The Three Mile Island Nuclear Accident 40 Years Ago
Caused by mechanical, design and human errors, the partial meltdown registered a five on the International Nuclear Event Scale that peaks at seven, the rate given to the Chernobyl (1989) and Fukushima (2011) disasters. Here is a rundown of what happened on March 28, 1979 at one of the two reactors at the Three Mile Island Generating Station in eastern Pennsylvania. An alert was declared at 4:00 am after a fairly minor malfunction in the water reactor’s cooling system that was linked to a filter.
Authorities quickly emphasized there had been no radioactive leaks. The reactor in question, TMI-2, automatically shut down. However, engineers did not know that a pilot-operated relief valve remained open, allowing coolant to escape. A high pressure back-up system immediately pumped water back into the reactor. However technicians feared that too much pressure would build up and reduced the flow of water.
— Bryanna Gallagher (@BGallagherTV) March 28, 2019
As sufficient cooling was prevented, the reactor core heated up; water evaporation exposed the fuel core and temperatures climbed even higher. The reactor remained intact, though a subsequent investigation determined that about 45 percent of its core had suffered a meltdown.
Radioactive material called corium flowed to the bottom of the reactor core, where it was contained, which averted disaster. Engineers finally realized they had to restore the high pressure flow of water. They were able to gradually vent built-up radioactive gases to waste tanks. Some radioactivity, however, escaped into the atmosphere through a system of filters that officials insisted retained the most dangerous elements.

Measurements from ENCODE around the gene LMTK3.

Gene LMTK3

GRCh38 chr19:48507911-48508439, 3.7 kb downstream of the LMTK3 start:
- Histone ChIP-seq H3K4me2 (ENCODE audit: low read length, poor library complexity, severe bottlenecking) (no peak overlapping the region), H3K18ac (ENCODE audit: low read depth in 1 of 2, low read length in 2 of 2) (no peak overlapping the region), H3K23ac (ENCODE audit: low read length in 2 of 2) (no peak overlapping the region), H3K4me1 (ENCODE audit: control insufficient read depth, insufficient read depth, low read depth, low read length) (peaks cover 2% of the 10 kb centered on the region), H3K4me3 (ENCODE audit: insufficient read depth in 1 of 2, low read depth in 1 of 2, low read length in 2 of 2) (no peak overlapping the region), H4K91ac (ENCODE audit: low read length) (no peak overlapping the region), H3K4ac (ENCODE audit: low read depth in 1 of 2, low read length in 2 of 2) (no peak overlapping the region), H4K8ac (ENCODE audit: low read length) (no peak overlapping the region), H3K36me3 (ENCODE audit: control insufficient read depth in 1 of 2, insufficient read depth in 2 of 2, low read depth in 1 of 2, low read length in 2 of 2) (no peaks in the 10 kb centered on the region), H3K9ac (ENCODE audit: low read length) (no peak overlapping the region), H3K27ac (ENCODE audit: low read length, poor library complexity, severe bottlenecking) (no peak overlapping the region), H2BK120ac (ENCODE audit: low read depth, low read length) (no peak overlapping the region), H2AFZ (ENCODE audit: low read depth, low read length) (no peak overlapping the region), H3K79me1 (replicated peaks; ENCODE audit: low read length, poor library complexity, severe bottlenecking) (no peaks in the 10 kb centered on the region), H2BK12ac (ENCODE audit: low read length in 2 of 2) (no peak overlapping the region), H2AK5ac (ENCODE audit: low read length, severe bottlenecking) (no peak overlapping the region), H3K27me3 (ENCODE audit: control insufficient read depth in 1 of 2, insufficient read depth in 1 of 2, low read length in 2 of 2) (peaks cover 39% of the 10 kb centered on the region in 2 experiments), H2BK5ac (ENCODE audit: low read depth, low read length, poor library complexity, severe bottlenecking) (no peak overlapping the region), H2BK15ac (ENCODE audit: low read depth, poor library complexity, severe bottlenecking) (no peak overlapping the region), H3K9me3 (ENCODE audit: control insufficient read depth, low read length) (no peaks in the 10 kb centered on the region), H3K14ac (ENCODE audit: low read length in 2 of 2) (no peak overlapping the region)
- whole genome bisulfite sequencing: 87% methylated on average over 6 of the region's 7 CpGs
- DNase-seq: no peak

Uncertainty and fear reigned for five days before the situation was declared under control. During that time residents were told to stay indoors with windows closed. More than 100 pregnant women and young children who lived close to the power plant were evacuated to a covered skating rink.
President Jimmy Carter, who had studied nuclear engineering, visited the site on April 1 to reassure the public. It was not until April 27 that a natural convection circulation of coolant was reestablished, according to a World Nuclear Association account of the accident.
The accident caused major panic, fed by confusion and poor communication between state authorities, the Nuclear Regulatory Commission (NRC) and the media. More than 140,000 people fled during a two-day exodus that rendered any official evacuation plans useless. With the exception of four plant employees, the NRC determined that millions of locals had only been exposed to about the same amount of radioactivity they would absorb during a routine chest X-ray.
The clean-up operation lasted until 1993 and cost an estimated $973 million. The 900 megawatt reactor, designed to provide 900,000 homes with electricity, was scrapped. Although no one died and no immediate injuries were linked to the incident, no new nuclear power plants have been built in the United States since then.